Interestingly, when I find myself on a committee I hear lots of comments from people who never volunteer. The most popular comment is the one about how committees are a waste of time and that they rarely make any difference in the way things are done. There’s a grain of truth to that statement. When my division — Instructional Services — was reorganized from a “division” to a “unit” there was a great deal of talk about what we would call ourselves. The administrators responsible for the reorganization automatically tagged us with the title “Learning Resources Unit.” We in the unit felt this was a confusing name since our group already had a department called the Learning Resources Center (LRC). How confusing would it be to have to tell students that the LRC was located upstairs in the LRU? Everyone, from our unit director to our staff of librarians to the support staff felt we not only could come up with a better name, we felt it was our right to do so. So we took the appropriate step. We formed a committee that would canvas the other members of our group and come up with a title acceptable to all unit members.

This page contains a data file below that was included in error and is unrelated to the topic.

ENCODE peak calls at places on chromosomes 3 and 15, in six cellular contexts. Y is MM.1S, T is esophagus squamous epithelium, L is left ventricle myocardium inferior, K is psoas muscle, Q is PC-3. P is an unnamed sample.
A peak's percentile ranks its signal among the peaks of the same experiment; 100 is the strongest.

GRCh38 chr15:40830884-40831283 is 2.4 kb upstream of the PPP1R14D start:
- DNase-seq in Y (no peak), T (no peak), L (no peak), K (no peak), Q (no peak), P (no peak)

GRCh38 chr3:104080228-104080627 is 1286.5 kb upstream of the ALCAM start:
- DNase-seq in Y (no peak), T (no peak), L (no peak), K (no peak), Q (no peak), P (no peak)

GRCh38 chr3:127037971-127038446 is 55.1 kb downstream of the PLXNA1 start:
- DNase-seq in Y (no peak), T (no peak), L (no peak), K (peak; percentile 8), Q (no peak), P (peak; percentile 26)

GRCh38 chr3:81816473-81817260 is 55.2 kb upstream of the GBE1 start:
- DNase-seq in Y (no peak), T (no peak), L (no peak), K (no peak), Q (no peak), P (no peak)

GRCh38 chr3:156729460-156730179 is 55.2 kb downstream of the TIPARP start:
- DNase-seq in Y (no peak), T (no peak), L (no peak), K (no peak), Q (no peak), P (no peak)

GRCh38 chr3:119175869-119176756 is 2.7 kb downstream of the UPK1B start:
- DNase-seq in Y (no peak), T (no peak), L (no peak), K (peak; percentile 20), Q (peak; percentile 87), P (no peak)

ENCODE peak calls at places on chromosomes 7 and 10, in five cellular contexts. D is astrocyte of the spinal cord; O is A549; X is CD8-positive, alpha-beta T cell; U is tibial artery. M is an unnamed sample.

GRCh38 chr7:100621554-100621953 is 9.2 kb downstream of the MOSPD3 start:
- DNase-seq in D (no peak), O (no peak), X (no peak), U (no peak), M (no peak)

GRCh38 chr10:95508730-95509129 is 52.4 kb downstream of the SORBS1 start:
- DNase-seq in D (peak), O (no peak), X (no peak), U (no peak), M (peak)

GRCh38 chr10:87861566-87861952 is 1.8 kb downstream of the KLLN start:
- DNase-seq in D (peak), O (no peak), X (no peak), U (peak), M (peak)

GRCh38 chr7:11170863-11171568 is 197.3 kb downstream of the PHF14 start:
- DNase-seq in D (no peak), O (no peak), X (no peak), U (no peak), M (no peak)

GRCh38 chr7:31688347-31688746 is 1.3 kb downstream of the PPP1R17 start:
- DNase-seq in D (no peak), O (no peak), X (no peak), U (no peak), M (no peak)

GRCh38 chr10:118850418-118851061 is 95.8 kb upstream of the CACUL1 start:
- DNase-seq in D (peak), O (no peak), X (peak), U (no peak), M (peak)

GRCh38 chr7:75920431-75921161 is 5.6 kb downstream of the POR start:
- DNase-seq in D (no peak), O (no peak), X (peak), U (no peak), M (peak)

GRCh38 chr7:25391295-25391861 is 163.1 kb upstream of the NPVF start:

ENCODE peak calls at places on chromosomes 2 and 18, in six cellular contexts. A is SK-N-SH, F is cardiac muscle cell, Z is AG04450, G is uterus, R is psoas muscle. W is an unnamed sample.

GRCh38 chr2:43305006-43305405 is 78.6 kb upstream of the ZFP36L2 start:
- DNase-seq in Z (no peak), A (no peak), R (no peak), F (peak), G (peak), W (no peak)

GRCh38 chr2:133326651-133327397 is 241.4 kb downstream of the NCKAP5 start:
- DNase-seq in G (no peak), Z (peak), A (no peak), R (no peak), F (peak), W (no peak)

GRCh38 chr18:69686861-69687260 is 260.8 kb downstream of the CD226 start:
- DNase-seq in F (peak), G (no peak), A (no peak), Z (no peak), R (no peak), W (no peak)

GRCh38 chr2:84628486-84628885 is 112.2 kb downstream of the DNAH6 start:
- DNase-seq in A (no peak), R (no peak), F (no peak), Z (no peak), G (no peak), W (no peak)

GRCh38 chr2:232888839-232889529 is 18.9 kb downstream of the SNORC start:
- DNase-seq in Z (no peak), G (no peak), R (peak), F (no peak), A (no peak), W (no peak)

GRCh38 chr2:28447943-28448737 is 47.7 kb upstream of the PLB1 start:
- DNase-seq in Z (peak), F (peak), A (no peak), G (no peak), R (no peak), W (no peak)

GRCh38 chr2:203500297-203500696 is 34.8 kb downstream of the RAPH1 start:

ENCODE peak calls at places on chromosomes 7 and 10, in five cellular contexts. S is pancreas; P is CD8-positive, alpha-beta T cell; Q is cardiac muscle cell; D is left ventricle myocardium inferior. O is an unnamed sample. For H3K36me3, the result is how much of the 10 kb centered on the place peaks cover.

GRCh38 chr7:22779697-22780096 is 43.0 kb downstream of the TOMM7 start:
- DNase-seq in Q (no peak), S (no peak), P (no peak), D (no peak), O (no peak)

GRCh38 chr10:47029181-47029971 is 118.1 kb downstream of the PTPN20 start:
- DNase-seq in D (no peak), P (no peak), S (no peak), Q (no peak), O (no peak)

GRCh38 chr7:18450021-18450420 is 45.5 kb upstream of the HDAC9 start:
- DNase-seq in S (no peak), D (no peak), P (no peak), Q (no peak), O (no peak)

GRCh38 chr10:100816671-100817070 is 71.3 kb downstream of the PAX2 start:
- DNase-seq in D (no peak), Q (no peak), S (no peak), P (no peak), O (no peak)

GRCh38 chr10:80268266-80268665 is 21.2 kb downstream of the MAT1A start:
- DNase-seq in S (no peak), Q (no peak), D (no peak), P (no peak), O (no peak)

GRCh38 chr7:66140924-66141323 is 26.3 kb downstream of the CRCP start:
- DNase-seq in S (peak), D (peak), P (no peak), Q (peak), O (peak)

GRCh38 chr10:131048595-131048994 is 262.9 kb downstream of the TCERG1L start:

I volunteered for this committee and I, along with five other members of the library staff, worked very hard for about a month, discussing, dissecting, discarding, modifying and, finally, agreeing on a title for our unit that would be representative of all aspects of our group, including the Library, the Learning Resources Center and the Media Services department. It was a good name, too. Unfortunately I can’t remember what it was because the vice president who could have presented our recommendation to the Board of Trustees for approval chose to bury it, feeling that his choice of LRU was good enough.